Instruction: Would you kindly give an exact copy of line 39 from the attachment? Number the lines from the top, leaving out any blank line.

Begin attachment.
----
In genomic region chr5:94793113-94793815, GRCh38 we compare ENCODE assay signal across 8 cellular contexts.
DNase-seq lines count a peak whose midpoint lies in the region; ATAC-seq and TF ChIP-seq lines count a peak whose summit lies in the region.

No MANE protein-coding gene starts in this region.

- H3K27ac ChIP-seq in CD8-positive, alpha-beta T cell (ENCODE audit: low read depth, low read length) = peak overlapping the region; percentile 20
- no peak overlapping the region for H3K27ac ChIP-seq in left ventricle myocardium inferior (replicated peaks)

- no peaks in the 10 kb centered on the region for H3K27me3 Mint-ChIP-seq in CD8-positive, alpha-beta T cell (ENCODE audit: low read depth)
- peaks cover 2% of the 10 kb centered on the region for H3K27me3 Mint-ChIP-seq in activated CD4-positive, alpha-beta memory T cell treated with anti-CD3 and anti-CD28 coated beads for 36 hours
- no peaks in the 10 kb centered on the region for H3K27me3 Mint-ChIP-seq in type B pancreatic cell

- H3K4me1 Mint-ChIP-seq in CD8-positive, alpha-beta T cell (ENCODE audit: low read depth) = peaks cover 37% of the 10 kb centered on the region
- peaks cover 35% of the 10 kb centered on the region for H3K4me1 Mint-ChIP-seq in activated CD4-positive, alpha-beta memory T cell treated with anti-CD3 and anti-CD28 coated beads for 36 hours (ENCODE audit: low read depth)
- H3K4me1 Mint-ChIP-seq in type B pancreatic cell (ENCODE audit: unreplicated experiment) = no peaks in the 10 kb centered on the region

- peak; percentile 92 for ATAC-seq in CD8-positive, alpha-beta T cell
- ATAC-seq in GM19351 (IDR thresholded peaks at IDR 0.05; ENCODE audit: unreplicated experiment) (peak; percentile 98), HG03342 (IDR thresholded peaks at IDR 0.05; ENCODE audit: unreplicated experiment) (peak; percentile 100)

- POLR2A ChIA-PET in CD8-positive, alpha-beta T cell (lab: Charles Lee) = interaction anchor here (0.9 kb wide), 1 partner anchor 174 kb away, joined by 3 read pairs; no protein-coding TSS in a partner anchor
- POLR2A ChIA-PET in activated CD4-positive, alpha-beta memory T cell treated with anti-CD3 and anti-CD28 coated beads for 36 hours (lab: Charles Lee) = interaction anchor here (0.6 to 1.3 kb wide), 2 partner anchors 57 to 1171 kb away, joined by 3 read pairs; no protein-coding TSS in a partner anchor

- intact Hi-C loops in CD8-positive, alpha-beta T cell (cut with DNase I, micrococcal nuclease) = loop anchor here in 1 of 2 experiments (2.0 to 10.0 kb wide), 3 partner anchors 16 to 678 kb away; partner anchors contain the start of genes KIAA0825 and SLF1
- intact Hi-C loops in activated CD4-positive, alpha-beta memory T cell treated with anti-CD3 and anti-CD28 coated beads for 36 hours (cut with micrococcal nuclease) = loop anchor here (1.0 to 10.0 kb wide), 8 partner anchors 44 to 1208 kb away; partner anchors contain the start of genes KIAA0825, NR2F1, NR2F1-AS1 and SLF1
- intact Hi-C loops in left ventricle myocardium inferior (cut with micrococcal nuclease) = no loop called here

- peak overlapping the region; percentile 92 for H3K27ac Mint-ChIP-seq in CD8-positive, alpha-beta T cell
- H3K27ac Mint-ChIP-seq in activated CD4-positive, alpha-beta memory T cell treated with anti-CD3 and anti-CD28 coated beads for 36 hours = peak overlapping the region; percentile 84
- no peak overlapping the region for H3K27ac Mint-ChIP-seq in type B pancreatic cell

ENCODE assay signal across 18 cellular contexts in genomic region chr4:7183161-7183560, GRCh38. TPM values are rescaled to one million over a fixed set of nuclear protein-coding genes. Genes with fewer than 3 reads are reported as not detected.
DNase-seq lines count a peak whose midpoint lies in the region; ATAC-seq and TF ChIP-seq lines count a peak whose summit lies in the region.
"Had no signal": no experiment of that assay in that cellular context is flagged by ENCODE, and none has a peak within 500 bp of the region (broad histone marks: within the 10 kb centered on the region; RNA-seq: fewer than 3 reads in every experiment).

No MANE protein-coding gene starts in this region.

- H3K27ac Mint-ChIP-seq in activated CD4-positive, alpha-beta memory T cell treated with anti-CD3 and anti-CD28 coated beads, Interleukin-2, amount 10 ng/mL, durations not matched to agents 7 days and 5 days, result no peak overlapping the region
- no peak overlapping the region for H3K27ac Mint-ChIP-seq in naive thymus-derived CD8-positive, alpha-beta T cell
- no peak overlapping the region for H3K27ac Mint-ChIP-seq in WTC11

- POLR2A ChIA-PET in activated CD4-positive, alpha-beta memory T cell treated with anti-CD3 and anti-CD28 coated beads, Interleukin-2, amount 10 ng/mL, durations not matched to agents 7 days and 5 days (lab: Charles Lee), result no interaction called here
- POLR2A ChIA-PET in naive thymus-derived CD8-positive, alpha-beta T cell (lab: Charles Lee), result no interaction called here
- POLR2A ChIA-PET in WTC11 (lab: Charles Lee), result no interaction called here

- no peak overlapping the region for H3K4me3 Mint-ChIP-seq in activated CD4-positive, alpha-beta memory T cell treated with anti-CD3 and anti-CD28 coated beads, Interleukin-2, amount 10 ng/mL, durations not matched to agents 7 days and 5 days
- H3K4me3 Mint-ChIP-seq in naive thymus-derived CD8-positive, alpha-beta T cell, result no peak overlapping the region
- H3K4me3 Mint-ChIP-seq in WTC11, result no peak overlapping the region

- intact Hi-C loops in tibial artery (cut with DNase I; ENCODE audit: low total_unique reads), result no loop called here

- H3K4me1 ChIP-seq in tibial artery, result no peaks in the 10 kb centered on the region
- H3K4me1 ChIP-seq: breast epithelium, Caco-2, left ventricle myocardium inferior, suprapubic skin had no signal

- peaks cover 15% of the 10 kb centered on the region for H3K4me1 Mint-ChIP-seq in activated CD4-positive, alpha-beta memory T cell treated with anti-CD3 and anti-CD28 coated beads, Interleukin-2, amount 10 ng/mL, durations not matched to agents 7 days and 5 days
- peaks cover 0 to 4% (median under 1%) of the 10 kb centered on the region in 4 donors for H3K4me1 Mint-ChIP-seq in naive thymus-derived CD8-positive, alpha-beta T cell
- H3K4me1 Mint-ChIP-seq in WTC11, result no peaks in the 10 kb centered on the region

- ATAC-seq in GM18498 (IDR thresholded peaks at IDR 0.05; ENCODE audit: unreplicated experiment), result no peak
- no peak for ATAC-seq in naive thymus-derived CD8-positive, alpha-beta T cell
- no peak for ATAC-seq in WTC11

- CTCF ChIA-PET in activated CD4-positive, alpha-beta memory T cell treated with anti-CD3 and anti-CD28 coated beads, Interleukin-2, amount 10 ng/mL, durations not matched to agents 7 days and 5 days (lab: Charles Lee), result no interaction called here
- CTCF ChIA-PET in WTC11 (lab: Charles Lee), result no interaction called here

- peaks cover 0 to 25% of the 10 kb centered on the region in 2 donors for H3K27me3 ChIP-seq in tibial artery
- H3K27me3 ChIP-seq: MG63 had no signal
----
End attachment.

- peaks cover 0 to 4% (median under 1%) of the 10 kb centered on the region in 4 donors for H3K4me1 Mint-ChIP-seq in naive thymus-derived CD8-positive, alpha-beta T cell